Posted tagged ‘Arizona State University’

It’s time to think creatively about higher education funding

July 13, 2015

The first time, a few years ago, that I visited Arizona State University (with whom my then institution DCU was developing a partnership),  I arrived at a particularly interesting time. Just as I was there the citizens of Phoenix approved by a significant majority in a referendum the proposal to create a $223 million bond to provide capital funding for a new ASU campus. This decision really impressed me: the willingness of the citizens to assume this burden, and the partnership it expressed that would allow the university to create state of the art facilities beyond the reach, at least at the one time, of almost any university in this part of the world. It also reminded me how unimaginative we tend to be when we look at the resourcing of higher education.

Interestingly, in Ireland the recently established expert group on higher education funding chaired by Peter Cassells, is reported to be considering savings bonds as a way of creating a partnership between families and the state in providing funding: families save, and the state matches their savings (or provides tax or other incentives on a significant scale).

It is time to move away from the binary obsession: that higher education must be paid out of general taxation; or else paid for by students or their families. Neither of these options now works well, leaving either serious under-funding or chronic personal debt. It is time to look beyond these old models.


Could there be a new model for the public university?

August 10, 2011

One of the occasional themes of this blog is this question: what is a ‘public university’, and assuming that it is a desirable institution, how can it be secured and preserved? As I have noted previously, much of the public commentary on this question assumes that a ‘public’ university has that status when it is funded largely by public money; though I have also pointed out that, in my view at least, that is an unsatisfactory approach. What a public university does is much more interesting than how it is funded.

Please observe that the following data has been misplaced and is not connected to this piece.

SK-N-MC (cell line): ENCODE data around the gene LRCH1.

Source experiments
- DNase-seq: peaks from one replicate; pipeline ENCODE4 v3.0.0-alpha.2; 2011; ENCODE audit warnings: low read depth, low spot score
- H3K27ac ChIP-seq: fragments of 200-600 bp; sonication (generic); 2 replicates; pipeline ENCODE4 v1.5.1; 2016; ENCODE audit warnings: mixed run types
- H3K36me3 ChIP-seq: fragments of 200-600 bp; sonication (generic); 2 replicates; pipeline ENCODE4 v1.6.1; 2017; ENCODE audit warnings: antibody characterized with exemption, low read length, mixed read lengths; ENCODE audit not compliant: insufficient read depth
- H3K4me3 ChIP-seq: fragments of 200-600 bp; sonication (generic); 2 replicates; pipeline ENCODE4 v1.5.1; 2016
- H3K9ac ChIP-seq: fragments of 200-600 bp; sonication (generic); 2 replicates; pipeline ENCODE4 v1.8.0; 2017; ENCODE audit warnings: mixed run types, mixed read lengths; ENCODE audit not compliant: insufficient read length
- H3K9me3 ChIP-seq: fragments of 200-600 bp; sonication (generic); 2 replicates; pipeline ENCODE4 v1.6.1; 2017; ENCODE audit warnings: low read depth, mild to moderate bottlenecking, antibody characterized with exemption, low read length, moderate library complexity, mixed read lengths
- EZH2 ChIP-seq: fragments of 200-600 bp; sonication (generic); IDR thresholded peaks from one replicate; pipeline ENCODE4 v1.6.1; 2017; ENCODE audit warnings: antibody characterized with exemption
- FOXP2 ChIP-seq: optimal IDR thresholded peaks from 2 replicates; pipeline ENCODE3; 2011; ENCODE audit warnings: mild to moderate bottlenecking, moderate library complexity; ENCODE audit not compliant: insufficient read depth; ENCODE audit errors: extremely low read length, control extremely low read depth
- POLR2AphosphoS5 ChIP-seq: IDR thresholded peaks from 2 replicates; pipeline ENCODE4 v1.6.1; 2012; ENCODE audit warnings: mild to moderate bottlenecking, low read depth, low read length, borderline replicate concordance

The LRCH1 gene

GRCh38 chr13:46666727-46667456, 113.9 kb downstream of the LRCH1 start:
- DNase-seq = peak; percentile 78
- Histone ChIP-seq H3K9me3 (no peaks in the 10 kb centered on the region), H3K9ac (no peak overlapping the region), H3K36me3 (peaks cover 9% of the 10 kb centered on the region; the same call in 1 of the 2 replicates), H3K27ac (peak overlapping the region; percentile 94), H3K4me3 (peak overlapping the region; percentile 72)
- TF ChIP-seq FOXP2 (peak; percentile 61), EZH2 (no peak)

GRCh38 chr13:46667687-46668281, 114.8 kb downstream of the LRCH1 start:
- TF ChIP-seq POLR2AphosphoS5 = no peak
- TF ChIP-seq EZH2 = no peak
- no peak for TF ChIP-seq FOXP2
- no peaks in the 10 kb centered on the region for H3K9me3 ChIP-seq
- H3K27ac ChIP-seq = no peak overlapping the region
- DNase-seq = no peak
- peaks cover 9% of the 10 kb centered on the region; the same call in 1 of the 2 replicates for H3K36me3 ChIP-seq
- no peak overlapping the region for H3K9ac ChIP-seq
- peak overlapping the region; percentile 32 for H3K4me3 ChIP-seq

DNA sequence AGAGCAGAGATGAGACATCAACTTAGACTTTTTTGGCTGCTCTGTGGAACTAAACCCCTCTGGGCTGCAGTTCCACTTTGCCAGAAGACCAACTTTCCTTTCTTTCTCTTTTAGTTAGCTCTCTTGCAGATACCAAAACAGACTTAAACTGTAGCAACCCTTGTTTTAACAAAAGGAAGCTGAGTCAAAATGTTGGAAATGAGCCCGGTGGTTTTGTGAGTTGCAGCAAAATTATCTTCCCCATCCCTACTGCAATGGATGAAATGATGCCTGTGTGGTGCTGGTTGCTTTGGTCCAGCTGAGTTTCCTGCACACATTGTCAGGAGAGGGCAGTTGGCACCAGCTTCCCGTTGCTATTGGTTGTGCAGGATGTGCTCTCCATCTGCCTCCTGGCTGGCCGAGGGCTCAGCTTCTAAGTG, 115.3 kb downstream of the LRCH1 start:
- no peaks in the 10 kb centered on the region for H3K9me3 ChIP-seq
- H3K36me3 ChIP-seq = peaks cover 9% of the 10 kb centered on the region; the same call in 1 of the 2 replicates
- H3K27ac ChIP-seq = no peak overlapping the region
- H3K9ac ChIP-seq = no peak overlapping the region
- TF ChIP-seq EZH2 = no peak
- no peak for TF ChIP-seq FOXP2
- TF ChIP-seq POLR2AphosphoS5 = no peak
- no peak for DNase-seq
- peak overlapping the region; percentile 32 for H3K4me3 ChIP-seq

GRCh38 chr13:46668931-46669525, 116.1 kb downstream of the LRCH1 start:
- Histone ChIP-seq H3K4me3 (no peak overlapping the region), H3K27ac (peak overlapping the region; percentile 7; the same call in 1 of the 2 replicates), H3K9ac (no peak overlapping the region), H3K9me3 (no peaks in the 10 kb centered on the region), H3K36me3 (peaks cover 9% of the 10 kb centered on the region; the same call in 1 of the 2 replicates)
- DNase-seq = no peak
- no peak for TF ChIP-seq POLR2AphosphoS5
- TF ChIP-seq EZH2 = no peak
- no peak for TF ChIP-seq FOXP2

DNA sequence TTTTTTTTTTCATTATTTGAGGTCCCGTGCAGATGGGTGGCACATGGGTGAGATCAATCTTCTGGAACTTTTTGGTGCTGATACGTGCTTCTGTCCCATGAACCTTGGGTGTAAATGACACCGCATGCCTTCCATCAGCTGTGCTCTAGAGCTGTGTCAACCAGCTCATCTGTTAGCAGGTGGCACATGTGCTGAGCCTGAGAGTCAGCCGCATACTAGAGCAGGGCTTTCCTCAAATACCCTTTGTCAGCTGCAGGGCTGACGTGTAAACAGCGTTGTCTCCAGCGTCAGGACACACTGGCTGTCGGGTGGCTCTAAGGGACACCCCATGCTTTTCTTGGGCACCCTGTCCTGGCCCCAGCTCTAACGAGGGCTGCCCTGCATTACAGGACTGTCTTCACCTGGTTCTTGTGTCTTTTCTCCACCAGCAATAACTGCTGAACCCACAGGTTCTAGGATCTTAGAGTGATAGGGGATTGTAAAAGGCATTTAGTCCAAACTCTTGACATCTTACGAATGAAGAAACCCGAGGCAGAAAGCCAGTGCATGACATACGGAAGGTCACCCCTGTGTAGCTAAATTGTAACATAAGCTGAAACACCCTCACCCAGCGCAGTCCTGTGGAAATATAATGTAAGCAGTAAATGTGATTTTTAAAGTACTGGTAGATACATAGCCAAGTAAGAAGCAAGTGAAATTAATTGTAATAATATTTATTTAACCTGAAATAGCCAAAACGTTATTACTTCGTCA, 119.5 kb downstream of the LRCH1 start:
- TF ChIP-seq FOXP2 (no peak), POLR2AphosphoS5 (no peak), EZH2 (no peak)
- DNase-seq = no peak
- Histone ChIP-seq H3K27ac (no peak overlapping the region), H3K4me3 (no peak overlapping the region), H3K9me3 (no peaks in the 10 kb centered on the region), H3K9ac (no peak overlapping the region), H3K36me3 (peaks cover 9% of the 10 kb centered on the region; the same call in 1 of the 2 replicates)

Another approach by some commentators is to argue that a ‘public university’ is one that advances the idea of education as a ‘public good’, or sometimes the idea that education should be pursued ‘for its own sake’. I regard the latter suggestion as rather meaningless: if education should only be offered for ‘its own sake’ – in other words, if we can think of no other reason – then it shouldn’t be offered at all. There are thousands of reasons why people should be educated to the highest levels that their intellectual ability can support, and it is quite unnecessary for us to suggest something as vacuous as education ‘for its own sake’.

My fear has been for some time that the arguments advanced in support of public education have become almost banal, just as the actual issues around education have become increasingly complex. Higher education in particular is now recognised as a key requirement for an advanced economy, for a stable society, for high value research that addresses some of society’s most urgent problems, for a tolerant and cultured population, and so forth. These needs sit uncomfortably alongside an educational theory that suggests that educational institutions should steer clear of direct economic and social involvement.

There is an alternative view of the public university, which suggests that education needs to connect with the world and its problems and arrange its teaching and research to ‘focus on global and local outcomes’. The key advocate of this approach has been Michael Crow, President of Arizona State University. Michael Crow has been recognised as one of the most influential US university presidents, and under his strategy to develop ASU as a ‘new American university’ it has shot up the rankings and attracted a lot of attention. Arguing that the American academy is often surprisingly unable or unwilling to influence decision-makers and society more generally to adopt better ways of solving problems, he has suggested that the university’s teaching and research should be ‘use-inspired’.